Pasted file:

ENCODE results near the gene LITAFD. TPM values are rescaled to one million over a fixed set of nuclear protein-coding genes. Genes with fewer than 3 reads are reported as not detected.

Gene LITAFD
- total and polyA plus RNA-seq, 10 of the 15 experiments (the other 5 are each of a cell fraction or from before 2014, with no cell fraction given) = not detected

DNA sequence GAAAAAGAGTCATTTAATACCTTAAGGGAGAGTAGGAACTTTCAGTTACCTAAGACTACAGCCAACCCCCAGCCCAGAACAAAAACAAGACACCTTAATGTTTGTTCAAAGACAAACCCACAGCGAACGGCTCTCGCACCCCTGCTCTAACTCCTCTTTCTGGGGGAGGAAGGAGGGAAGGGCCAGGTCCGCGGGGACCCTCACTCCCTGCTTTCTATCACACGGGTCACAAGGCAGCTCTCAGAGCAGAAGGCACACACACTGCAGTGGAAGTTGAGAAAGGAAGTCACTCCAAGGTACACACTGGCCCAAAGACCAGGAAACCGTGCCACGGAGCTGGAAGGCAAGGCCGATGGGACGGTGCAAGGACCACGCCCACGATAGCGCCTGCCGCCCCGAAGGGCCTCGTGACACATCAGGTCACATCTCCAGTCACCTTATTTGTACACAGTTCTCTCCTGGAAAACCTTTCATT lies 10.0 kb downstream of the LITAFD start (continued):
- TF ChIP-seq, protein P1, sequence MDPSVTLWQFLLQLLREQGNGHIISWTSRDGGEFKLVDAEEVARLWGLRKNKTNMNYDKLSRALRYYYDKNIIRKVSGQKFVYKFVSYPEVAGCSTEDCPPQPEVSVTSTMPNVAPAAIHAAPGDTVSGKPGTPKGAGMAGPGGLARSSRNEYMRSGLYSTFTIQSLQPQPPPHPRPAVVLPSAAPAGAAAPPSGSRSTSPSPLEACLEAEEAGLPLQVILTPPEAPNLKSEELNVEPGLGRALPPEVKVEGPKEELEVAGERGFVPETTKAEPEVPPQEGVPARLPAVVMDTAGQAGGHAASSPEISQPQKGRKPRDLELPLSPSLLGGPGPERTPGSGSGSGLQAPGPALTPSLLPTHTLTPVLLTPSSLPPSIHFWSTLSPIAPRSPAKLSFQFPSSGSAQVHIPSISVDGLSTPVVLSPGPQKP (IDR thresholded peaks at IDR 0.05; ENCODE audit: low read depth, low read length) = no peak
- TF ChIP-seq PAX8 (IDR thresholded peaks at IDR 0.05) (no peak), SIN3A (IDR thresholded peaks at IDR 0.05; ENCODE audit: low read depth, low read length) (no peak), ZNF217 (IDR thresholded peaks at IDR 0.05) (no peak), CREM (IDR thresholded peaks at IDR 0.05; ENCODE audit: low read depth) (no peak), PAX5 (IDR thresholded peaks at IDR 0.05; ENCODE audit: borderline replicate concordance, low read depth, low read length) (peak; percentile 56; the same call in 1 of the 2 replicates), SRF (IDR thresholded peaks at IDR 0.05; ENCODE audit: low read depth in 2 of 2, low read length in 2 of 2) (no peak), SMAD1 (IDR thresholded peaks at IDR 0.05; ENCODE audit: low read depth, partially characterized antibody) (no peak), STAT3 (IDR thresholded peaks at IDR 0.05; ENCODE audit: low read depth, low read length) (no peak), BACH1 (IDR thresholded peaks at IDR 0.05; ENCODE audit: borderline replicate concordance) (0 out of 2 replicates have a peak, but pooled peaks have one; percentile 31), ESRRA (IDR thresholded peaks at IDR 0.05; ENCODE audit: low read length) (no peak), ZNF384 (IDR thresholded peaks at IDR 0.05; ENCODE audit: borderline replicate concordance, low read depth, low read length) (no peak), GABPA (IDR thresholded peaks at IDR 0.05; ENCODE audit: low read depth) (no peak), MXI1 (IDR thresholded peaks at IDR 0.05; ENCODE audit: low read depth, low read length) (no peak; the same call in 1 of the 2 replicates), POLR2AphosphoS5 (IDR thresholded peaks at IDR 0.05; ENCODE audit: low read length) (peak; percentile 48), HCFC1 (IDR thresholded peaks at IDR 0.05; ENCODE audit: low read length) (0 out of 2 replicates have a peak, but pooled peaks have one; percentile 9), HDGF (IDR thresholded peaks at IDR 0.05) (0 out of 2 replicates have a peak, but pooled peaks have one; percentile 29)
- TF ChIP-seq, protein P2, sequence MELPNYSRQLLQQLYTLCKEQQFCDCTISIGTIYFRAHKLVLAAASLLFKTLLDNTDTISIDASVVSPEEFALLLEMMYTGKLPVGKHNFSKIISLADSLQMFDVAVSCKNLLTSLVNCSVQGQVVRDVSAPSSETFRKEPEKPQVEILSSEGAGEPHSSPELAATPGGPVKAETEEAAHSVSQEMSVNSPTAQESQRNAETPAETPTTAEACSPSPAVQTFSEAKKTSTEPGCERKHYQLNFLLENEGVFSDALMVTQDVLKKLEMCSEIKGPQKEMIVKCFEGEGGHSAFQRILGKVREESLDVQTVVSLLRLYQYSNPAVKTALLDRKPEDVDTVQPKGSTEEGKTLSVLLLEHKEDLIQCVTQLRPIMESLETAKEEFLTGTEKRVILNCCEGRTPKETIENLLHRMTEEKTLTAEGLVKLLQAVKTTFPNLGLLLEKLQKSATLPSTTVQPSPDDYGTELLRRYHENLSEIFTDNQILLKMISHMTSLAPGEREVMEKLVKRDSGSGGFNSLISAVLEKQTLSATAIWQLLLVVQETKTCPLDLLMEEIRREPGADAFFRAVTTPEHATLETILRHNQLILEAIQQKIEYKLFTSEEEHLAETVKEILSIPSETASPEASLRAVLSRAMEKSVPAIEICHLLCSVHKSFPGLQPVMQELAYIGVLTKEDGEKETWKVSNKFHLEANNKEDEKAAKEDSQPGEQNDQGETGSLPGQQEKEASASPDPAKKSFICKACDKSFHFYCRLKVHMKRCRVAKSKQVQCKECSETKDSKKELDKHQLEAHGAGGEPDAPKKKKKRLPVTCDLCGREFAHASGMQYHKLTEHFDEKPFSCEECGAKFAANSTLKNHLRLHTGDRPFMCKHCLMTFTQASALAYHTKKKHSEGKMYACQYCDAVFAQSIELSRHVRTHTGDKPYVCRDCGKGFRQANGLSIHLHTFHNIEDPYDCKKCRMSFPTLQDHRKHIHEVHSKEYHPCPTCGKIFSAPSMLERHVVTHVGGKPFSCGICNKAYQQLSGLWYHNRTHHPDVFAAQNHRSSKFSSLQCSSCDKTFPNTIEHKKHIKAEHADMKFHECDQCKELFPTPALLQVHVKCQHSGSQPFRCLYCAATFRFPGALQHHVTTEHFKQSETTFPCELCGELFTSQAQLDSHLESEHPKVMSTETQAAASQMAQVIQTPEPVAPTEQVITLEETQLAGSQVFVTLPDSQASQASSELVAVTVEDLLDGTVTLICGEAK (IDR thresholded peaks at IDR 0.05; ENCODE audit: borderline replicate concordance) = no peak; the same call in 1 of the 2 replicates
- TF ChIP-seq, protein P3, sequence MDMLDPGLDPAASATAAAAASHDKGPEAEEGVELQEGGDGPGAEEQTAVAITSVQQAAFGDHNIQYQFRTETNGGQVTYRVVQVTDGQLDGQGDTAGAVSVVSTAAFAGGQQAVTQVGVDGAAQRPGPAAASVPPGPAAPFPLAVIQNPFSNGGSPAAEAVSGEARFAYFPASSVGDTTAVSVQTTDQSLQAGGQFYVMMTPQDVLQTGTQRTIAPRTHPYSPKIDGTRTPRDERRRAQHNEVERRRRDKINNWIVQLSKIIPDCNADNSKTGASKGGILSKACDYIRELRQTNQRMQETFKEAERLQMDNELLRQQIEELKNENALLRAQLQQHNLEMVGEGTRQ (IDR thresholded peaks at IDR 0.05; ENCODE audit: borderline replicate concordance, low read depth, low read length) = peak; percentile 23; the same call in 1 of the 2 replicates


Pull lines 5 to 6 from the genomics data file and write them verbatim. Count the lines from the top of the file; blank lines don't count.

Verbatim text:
- TF ChIP-seq, protein P1, sequence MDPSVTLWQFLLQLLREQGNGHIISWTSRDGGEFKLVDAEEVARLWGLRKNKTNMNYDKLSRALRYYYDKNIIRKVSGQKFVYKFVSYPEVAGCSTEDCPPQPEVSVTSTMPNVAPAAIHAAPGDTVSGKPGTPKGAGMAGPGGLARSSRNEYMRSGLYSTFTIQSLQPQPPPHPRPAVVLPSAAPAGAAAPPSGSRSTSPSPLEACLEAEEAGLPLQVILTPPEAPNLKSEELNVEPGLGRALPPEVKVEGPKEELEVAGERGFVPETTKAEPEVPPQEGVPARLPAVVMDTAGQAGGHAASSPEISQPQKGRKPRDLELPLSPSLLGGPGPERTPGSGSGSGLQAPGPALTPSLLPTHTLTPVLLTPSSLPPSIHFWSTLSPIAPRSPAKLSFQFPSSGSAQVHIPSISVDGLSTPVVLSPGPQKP (IDR thresholded peaks at IDR 0.05; ENCODE audit: low read depth, low read length) = no peak
- TF ChIP-seq PAX8 (IDR thresholded peaks at IDR 0.05) (no peak), SIN3A (IDR thresholded peaks at IDR 0.05; ENCODE audit: low read depth, low read length) (no peak), ZNF217 (IDR thresholded peaks at IDR 0.05) (no peak), CREM (IDR thresholded peaks at IDR 0.05; ENCODE audit: low read depth) (no peak), PAX5 (IDR thresholded peaks at IDR 0.05; ENCODE audit: borderline replicate concordance, low read depth, low read length) (peak; percentile 56; the same call in 1 of the 2 replicates), SRF (IDR thresholded peaks at IDR 0.05; ENCODE audit: low read depth in 2 of 2, low read length in 2 of 2) (no peak), SMAD1 (IDR thresholded peaks at IDR 0.05; ENCODE audit: low read depth, partially characterized antibody) (no peak), STAT3 (IDR thresholded peaks at IDR 0.05; ENCODE audit: low read depth, low read length) (no peak), BACH1 (IDR thresholded peaks at IDR 0.05; ENCODE audit: borderline replicate concordance) (0 out of 2 replicates have a peak, but pooled peaks have one; percentile 31), ESRRA (IDR thresholded peaks at IDR 0.05; ENCODE audit: low read length) (no peak), ZNF384 (IDR thresholded peaks at IDR 0.05; ENCODE audit: borderline replicate concordance, low read depth, low read length) (no peak), GABPA (IDR thresholded peaks at IDR 0.05; ENCODE audit: low read depth) (no peak), MXI1 (IDR thresholded peaks at IDR 0.05; ENCODE audit: low read depth, low read length) (no peak; the same call in 1 of the 2 replicates), POLR2AphosphoS5 (IDR thresholded peaks at IDR 0.05; ENCODE audit: low read length) (peak; percentile 48), HCFC1 (IDR thresholded peaks at IDR 0.05; ENCODE audit: low read length) (0 out of 2 replicates have a peak, but pooled peaks have one; percentile 9), HDGF (IDR thresholded peaks at IDR 0.05) (0 out of 2 replicates have a peak, but pooled peaks have one; percentile 29)